Think Halloween science!
I’m going to post a spooky experiment every few days from now until Oct.31st. They’re great for school or home Halloween parties, and some even make groovy Halloween Decorations!
This bloody candy experiment takes a few weeks , but is worth the wait! If you start soon, you’ll have gorgeously gruesome rock candy, dripping with sugary fake blood, in time for Halloween.
This experiment requires adult supervision for boiling and handling the hot sugar syrup. Once it’s cooled down, kids can take over.
To make 12-15 sticks, you’ll need the following:
-2 and 1/2 cups white granulated sugar
– 1 cup water
-cake pop sticks or wooden skewers
-red food coloring
- Dip one end of cake-pop sticks or wooden skewers in water and then roll them in granulated white sugar. The sugar should cover 2-3 inches of the stick. Let them dry completely. These are the seeds for the sugar crystal growth.
- Boil 2 cups water and 5 cups sugar until sugar is dissolved as much as possible. It should look like syrup. Once it cools, this syrup is your supersaturated sugar solution.
- Let syrup sit until it is no longer hot and pour into a large glass jar or deep bowl.
- When syrup is completely cool, set the sugary end of the sugar-seeded cake pops or skewers into the syrup, evenly spaced in the jar. Cover loosely with plastic wrap and let them sit for about a week. Gently move the sticks around occasionally, so they don’t stick to each other and the crystals in the bottom of the glass. If the glass container gets too full of crystals, pour the syrup into a new container and move your stick into the cleaner syrup to grow more crystals.
- When the rock candy is done, pull them from the syrup and let them dry. Save the syrup.
- To serve, pour a few cm of your sugar syrup into the bottom of a pretty glass and add a few drops of red food coloring. You can even add a little flavoring to the syrup (like cherry extract.) Stir.
- Put your rock candy, handle side up, into the glass. Be sure to give your guests napkins, so they don’t drip “blood” all over the house!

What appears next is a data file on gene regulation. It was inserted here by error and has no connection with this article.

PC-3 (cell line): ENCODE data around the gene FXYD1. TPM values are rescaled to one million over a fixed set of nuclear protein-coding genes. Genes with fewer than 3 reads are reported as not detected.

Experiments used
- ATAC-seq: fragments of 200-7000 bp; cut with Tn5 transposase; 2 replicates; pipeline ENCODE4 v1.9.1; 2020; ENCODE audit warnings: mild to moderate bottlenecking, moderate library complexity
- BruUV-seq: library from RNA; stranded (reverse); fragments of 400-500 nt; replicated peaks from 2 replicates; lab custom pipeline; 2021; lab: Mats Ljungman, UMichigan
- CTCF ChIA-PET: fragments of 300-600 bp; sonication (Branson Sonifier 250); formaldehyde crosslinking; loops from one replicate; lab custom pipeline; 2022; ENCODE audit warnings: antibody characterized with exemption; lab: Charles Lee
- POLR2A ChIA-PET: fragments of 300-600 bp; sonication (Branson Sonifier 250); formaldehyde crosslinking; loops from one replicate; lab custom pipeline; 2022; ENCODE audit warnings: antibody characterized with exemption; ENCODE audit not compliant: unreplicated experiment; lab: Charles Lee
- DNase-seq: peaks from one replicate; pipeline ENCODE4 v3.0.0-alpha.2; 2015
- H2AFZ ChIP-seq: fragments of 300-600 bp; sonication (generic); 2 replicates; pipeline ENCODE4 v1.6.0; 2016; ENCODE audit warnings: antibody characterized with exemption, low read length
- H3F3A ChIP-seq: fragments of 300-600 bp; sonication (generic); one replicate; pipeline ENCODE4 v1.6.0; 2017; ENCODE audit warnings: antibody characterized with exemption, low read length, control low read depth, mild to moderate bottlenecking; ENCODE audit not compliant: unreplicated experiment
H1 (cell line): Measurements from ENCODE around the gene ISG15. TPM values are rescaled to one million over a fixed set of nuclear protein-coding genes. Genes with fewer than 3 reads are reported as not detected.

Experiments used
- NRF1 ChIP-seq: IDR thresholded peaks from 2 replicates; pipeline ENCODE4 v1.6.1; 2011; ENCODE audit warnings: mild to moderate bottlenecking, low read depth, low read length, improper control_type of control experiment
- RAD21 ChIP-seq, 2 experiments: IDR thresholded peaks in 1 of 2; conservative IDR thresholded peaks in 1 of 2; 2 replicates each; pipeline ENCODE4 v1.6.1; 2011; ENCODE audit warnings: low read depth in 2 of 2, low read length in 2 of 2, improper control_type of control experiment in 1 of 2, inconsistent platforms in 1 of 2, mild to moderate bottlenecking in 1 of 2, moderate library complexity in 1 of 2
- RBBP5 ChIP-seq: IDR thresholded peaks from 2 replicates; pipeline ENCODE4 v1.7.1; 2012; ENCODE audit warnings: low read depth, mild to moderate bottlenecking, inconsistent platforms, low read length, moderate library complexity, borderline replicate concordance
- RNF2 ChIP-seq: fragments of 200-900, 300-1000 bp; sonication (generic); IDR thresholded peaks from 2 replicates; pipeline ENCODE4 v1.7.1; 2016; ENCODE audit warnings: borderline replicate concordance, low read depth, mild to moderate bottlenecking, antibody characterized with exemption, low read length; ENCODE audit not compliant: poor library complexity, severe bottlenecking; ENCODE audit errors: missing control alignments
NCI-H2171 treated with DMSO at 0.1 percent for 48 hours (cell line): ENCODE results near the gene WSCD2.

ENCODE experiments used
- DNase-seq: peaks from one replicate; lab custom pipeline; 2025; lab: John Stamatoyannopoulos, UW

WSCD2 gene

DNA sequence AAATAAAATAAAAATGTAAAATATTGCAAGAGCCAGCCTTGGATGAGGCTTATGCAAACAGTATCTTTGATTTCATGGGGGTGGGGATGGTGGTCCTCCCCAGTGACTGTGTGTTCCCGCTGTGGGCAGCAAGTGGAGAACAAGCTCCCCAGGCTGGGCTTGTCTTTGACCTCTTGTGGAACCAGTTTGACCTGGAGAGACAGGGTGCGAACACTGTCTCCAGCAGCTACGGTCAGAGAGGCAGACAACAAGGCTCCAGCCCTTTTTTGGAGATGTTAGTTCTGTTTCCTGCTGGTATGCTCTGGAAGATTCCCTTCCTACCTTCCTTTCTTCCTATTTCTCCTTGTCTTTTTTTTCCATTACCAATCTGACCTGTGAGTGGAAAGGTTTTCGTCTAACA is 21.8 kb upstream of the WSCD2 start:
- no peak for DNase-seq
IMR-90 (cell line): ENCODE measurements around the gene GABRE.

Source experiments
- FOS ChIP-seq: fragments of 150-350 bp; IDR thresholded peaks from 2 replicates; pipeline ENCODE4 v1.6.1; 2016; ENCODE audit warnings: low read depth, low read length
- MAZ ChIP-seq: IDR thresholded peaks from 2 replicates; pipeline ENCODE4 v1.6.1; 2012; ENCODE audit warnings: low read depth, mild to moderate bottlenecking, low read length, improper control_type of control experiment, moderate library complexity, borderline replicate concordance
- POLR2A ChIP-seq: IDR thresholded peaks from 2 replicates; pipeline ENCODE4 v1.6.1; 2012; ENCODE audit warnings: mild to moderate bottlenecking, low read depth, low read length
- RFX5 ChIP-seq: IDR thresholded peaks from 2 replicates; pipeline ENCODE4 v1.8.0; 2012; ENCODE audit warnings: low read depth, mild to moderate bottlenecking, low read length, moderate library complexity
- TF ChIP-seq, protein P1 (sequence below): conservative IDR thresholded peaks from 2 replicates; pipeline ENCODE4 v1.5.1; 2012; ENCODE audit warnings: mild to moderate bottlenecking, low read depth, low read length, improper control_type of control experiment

How do Crystal Grow?
Like bricks in a wall, crystals are solids formed by a network of repeating patterns of molecules. Instead of the mortar that holds brick together, the atoms and molecules are connected by atomic bonds.
Crystals that share the same chemical composition can be big or small, but the molecules always come together to form the same shape. Table sugar, or sucrose, is made up of a molecule composed of two sugars, glucose and fructose. Crystals formed by sucrose are hexagonal (six-sided) prisms, slanted at the ends.
The crystals on your rock candy sticks grow from the “seeds” of the sugar you rolled on the stick before you put them in the syrup.
Plants love water as much as vampires love blood. Although they don’t have long thin fangs, they’ve developed a great system for pulling water up through their trunks and stems to their highest leaves using capillary action.
The kids and I demonstrated how to make them on WCCO MidMorning. Click here to watch.
Make a vegetable vampire and watch capillary action move colored water through the cabbage creature you created.
To make a leafy vampire, you’ll need:
-head of fresh napa cabbage
-2 large cups, jars or plasticware containers large enough to hold the base of ½ of your cabbage
-fruits and veggies to use as eyes and eyebrows on your monster
-rubber bands or string
First, fill your two containers ¾ of the way to the top with warm (not hot) water.
Add 10 or more drops of blue food coloring to one container and 10 or more drops of red food coloring to the other .
With a sharp knife, cut the cabbage in half vertically, from the bottom up, leaving the top 10cm or so intact, so the two pieces are still attached at the crown. If possible, try to cut down the middle of one of the big leaves.
Use rubber bands to secure the bottoms of each side of the cabbage and make a fresh cut at the bottom, a few cm up from the old cut.
Put one half of the base of your cabbage in the red water, and the other half in the blue water.
Decorate your two “vampires” with eyes and spooky eyebrows made from olives and peppers (or whatever you have in the refrigerator.) Secure the decorations with toothpick.
Keep an eye on your cabbage to see how much colored water it’s drinking. Your vegetable vampire will have to drink for 24-48 hours for the best results.
Plants survive by drawing nutrients dissolved in water up into their stems, stalks, trunks, branches and leaves.
Capillary action is the main force that allows the movement of water up into plants. In a narrow tube, on a surface that attracts water, the attraction between the surface and water, coupled with the attraction of the water molecules to each other, pulls water up. Plants are composed of huge numbers of tube-shaped cells that take advantage of these physical forces.
In this experiment, you can see colored water being taken up, via capillary action, into your cabbage.
Imagine how high the water in giant redwoods has to travel to reach the leaves at the top. In very tall trees, a process called transpiration helps the water overcome the forces of gravity. Here’s a transpiration experiment you can try at home.